Compensation of employees grew by 5.6% in Australia between 2002-03 and 2003-04. Queensland (7.8%) showed the strongest growth while South Australia showed the weakest growth (3.6%).


The pattern of growth in gross operating surplus and gross mixed income varied across the states. GOS growth varied from 13.0% in Tasmania to -0.9% in the Northern Territory while GMI varied from 20.6% in Western Australia to 1.7% in Tasmania.


The table below shows industry contributions to total factor income for 2003-04. In line with long term trends, there has been a shift from goods producers to service providers over the period 1989-90 to 2003-04.

Industry Contribution to Total Factor Income(a) - 2003-04

NSW
Vic
Qld
SA
WA
Tas
NT
ACT
Aust
%
%
%
%
%
%
%
%
%

Agriculture, forestry and fishing
2
3
4
6
5
6
3
-
3
Mining
2
1
7
2
18
1
20
-
5
Manufacturing
12
15
10
14
9
14
4
2
12
Electricity, gas & water supply
2
3
2
4
3
6
2
2
3
Construction
6
6
8
7
8
6
8
8
7
Wholesale trade
6
6
6
5
5
4
3
2
5
Retail trade
5
6
7
5
5
7
5
4
6
Accommodation, cafes and restaurants
2
2
3
2
2
3
3
2
2
Transport and storage
5
5
6
5
5
5
5
3
5
Communication services
3
3
3
3
2
3
3
2
3
Finance & insurance
10
9
5
7
5
7
3
4
8
Property & business services
14
13
9
9
10
5
9
14
12
Government administration and defence
4
3
4
3
2
6
8
26
4
Education
4
5
5
5
4
5
5
6
5
Health and community services
6
6
6
8
6
9
7
6
6
Cultural and recreational services
2
2
1
2
1
1
2
3
2
Personal and other services
2
2
3
3
2
2
2
3
2
Ownership of dwellings
10
9
8
9
6
8
6
8
9
General government(b)
2
2
3
2
2
3
3
4
2
Total
100
100
100
100
100
100
100
100
100

- nil or rounded to zero (including null cells)
(a) Industries may not add to total due to rounding differences.
(b) State details for general government gross operating surplus by industry are not available.


The main industries contributing to 2003-04 total factor income growth are the manufacturing and the services industries, namely property and business services, ownership of dwellings, finance and insurance, wholesale trade, and retail trade.


There are differing industry impacts in each state in total factor income. The Northern Territory and Western Australia are dominated by the mining industry, in Victoria, South Australia and Tasmania the manufacturing industry is significant, while the Australian Capital Territory has strong property and business services and government administration and defence industries.



GROSS HOUSEHOLD DISPOSABLE INCOME PER CAPITA

The previous analysis of GSP per capita concentrates on the level of economic production and its growth. It does not provide a measure of incomes received by residents of a particular state, because a proportion of income generated in the production process may be transferred to other states or overseas (and conversely income may be received from other states or overseas). A measure that takes these flows into account is gross household disposable income per capita which is shown below.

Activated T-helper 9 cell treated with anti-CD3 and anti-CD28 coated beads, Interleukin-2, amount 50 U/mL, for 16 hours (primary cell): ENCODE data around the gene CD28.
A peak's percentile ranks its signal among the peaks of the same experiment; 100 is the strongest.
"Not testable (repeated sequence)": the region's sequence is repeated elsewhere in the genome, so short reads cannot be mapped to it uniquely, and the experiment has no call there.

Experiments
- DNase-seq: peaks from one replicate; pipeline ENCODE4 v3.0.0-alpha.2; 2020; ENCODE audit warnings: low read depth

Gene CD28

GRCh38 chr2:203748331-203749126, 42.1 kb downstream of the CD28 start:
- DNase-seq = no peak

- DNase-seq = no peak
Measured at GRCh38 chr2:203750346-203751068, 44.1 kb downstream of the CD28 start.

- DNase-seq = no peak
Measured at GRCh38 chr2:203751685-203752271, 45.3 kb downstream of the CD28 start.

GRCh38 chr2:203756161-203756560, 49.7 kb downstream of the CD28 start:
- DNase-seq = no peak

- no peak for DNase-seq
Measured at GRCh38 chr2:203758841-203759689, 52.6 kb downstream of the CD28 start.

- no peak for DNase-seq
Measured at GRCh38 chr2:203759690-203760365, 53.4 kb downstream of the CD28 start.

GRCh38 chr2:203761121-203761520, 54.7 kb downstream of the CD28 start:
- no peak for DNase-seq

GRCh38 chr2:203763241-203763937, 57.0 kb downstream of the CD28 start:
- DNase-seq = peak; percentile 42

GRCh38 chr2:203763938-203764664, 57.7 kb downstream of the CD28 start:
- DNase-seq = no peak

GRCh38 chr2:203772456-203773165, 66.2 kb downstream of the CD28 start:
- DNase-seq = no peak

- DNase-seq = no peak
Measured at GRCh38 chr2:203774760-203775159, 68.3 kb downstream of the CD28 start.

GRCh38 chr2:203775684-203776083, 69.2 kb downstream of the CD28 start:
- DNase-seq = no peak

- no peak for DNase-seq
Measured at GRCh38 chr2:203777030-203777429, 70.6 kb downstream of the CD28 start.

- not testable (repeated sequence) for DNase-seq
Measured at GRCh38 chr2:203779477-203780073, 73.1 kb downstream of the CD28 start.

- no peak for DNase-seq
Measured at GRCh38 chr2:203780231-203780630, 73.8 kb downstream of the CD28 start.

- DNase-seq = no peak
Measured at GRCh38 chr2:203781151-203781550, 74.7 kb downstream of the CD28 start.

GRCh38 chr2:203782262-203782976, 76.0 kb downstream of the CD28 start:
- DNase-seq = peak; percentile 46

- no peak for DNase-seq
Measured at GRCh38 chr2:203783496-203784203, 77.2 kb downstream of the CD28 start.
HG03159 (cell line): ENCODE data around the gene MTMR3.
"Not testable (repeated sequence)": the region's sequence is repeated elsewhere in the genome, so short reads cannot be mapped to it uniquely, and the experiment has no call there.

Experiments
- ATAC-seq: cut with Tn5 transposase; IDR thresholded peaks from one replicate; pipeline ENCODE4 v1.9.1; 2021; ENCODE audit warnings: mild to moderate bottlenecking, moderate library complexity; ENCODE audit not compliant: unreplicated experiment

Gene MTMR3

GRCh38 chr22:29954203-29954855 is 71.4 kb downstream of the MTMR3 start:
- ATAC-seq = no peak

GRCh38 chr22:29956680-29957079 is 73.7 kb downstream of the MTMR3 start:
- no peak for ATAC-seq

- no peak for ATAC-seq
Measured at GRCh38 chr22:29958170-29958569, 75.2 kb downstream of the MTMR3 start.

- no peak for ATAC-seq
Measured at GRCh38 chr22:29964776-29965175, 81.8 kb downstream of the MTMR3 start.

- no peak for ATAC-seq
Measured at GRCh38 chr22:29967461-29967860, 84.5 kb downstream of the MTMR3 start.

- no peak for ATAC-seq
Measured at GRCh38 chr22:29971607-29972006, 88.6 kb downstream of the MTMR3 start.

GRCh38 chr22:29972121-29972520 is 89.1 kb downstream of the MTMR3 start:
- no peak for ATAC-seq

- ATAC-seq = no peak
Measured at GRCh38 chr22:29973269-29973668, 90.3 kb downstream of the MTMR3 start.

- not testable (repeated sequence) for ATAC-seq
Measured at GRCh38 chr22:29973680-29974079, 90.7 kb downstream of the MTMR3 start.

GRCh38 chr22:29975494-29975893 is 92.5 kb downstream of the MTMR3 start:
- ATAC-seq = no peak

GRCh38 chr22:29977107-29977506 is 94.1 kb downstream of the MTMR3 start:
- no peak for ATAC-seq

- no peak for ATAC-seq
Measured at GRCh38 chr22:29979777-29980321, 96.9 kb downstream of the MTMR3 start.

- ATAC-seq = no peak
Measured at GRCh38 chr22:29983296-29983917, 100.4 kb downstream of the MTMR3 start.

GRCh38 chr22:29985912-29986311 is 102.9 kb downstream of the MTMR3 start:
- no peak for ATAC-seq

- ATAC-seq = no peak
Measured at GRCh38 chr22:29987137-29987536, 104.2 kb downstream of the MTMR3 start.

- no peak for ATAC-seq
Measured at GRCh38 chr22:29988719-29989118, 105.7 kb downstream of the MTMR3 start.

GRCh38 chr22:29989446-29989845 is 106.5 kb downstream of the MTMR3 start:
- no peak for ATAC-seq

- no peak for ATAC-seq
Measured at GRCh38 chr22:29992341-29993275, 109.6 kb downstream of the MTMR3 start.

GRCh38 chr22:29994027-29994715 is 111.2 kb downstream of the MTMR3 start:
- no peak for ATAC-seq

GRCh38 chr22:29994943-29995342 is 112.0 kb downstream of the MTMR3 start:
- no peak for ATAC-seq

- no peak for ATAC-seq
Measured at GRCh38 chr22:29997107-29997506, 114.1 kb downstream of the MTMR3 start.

Gross household disposable income per head of mean population - 2003-04

$

New South Wales
26,674
Victoria
27,238
Queensland
23,019
South Australia
23,852
Western Australia
26,186
Tasmania
21,963
Northern Territory
28,683
Australian Capital Territory
38,545
Australia
25,946


Gross household disposable income per capita in 2003-04 was highest in the Australian Capital Territory and lowest in Tasmania. Differences between the states reflect differences in the impact of a range of factors including the average level of compensation of employees received per employee, the proportion of the population in employment, the age distribution of the population, and differences in the level of dwelling rent (including that imputed to owner occupiers). For example, a significant reason for the high level of gross household disposable income per capita in the Australian Capital Territory compared with other states is that the labour force participation rate is much higher there than in the rest of Australia.



CHANGES IN NEXT ISSUE

The annual estimates for Australia presented in the 2004-05 issue of Australian System of National Accounts (cat. no. 5204.0) will reflect the impact of an important upgrade to the way the ABS compiles its economic statistics.


At the same time as incorporating these new data, the ABS plans to introduce changes to other series to reflect updated data or methodological improvements. These changes may impact on the full timespan. More detailed explanations about major changes to the Australian annual estimates will be described in a feature article in the March quarter 2005 issue of Australian National Accounts: National Income, Expenditure and Product (cat. no. 5206.0).


The effect of these changes on Australia level GDP growth are expected to be small but the industry shares are expected to change. Since the structure of economic activity varies across states, changes in Australia level industry shares of GDP may lead to an impact on growth rates for each state but the nature of this impact is unknown at this stage.